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It's funny: Just by giving me a long leash and going on about her own interests, my INTJ mom drove me to become a life-long learner. We think of reading as such a solitary act, but when your life is connected to the life of a voracious reader, you can't help but get caught up asking good questions. I'm pretty sure my formative years were driven by nothing more than the desire to teach her things her books already hadn't (or couldn't?), which does wonders for a flighty young boy's attention span. INTJ mom are the best moms. :happy:
 

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It's funny: Just by giving me a long leash and going on about her own interests, my INTJ mom drove me to become a life-long learner. We think of reading as such a solitary act, but when your life is connected to the life of a voracious reader, you can't help but get caught up asking good questions. I'm pretty sure my formative years were driven by nothing more than the desire to teach her things her books already hadn't (or couldn't?), which does wonders for a flighty young boy's attention span. INTJ mom are the best moms. :happy:
You are awesome :happy:

I see this pattern of her wanting to teach me things happening already. It's amusing that you are ENFP. I am pretty sure this is where she is headed. I am her mother, but the things she has taught me in 4 1/2 years could fill a book. When I am stressed, she can definitely tell and she says things like "Mom, lets hug so you can feel better! Hugs always make you feel better! or "I know....Let's get popcicles and tell jokes!" I seriously don't know what I would do without her.
 

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Funny that alot of us have ENFP kids. I believe one of mine is. We seem to get on well but she is very sensitive when I correct her. Sometimes it's frustrating but I am disappointed in myself when I hurt her feelings. She just turned four but she seems much older. She is so sweet but sarcastic... I don't know how else to teach her, I guess.
 

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I am an INTJ mother and I think I might be raising an INTJ son. The good thing about this, is that when I get a bit too carried away with a joke, game or idea, he is quick to bring me back to Earth with some of his own judgements and logical thought.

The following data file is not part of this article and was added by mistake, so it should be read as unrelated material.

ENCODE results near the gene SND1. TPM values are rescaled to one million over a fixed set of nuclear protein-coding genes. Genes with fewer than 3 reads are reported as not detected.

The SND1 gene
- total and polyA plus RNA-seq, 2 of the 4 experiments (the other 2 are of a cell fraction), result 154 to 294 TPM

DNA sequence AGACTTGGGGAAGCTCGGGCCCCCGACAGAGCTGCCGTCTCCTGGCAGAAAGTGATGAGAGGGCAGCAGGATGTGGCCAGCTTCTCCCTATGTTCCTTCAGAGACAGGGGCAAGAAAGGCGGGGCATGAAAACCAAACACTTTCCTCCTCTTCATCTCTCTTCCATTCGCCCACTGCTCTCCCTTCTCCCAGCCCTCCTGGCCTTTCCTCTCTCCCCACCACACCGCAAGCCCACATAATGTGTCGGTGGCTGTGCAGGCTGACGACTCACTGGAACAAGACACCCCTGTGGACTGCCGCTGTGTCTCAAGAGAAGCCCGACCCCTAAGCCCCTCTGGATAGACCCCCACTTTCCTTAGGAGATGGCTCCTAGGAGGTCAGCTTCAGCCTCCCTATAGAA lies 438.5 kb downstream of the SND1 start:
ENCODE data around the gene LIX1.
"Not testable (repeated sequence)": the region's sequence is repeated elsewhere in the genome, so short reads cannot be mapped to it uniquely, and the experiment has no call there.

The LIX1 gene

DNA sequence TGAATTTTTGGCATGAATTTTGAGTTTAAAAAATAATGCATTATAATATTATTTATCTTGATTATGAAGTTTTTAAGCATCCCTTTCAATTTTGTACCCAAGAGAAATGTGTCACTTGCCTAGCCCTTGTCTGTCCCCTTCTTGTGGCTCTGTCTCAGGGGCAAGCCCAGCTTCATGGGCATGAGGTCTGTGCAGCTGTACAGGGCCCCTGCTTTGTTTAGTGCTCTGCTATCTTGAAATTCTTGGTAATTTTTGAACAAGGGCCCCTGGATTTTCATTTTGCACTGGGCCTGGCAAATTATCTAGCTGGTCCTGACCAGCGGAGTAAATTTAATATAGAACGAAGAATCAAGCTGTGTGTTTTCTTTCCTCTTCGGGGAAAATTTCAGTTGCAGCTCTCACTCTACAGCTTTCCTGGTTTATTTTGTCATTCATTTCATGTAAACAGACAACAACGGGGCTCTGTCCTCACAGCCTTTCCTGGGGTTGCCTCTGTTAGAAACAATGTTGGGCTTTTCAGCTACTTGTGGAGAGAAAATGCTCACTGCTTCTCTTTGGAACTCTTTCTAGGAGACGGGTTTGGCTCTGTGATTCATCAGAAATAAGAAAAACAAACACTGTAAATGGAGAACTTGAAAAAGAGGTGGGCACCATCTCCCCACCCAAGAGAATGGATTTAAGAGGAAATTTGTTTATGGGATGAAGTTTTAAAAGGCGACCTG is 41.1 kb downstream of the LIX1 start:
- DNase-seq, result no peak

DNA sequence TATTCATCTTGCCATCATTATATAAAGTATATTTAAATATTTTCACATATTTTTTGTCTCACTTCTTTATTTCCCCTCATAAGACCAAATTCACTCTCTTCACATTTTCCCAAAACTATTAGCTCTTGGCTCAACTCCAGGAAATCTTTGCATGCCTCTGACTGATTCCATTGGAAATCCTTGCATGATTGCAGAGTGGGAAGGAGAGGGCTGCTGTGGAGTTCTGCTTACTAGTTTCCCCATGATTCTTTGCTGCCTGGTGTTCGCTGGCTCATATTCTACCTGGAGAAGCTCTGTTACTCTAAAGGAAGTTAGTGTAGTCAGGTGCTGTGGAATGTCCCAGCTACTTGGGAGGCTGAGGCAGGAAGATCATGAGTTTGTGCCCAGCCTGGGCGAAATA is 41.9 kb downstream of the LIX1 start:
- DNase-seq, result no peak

It is humbling (to say the least) to have a nine year old question the logic behind your idea or action ad realise he is right.

I am inclined to listen carefully now he has proven his incredible foresight... The latest was on a bike ride where he questioned whether a hill was too steep to ride down. I was adamant that it would be fine and went to prove it by going down first. Guess who stacked her bike and ended up covered in bruises??
 

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I am an INTJ mother and I think I might be raising an INTJ son. The good thing about this, is that when I get a bit too carried away with a joke, game or idea, he is quick to bring me back to Earth with some of his own judgements and logical thought.

It is humbling (to say the least) to have a nine year old question the logic behind your idea or action ad realise he is right.

I am inclined to listen carefully now he has proven his incredible foresight... The latest was on a bike ride where he questioned whether a hill was too steep to ride down. I was adamant that it would be fine and went to prove it by going down first. Guess who stacked her bike and ended up covered in bruises??
LOL.

I encourage my kids to make their case for the things that they want. My 5 year old is very articulate and sometimes it feels a bit strange to say to someone that small, "You make a compelling argument, son."

Another thing that I do that I think is probably unique to the NT in general...I do not talk down at all to my children. I speak the same way to them as I would to an adult and insist they try the words that I use. My grandmother gave me a small gift when she came to visit and my youngest wanted to know why. "I just like giving gifts," she said. "Oh, so you like being charitable?" He was 4 at the time.

The one thing my children have taught me is how to really listen...how to be patient, especially when I am engrossed in my own thing. I have learned to say "yes" as often as possible and not impose unnecessary restrictions upon them (no matter how convenient it would be for me). Sometimes kids will amaze you...but you have to let them. :proud: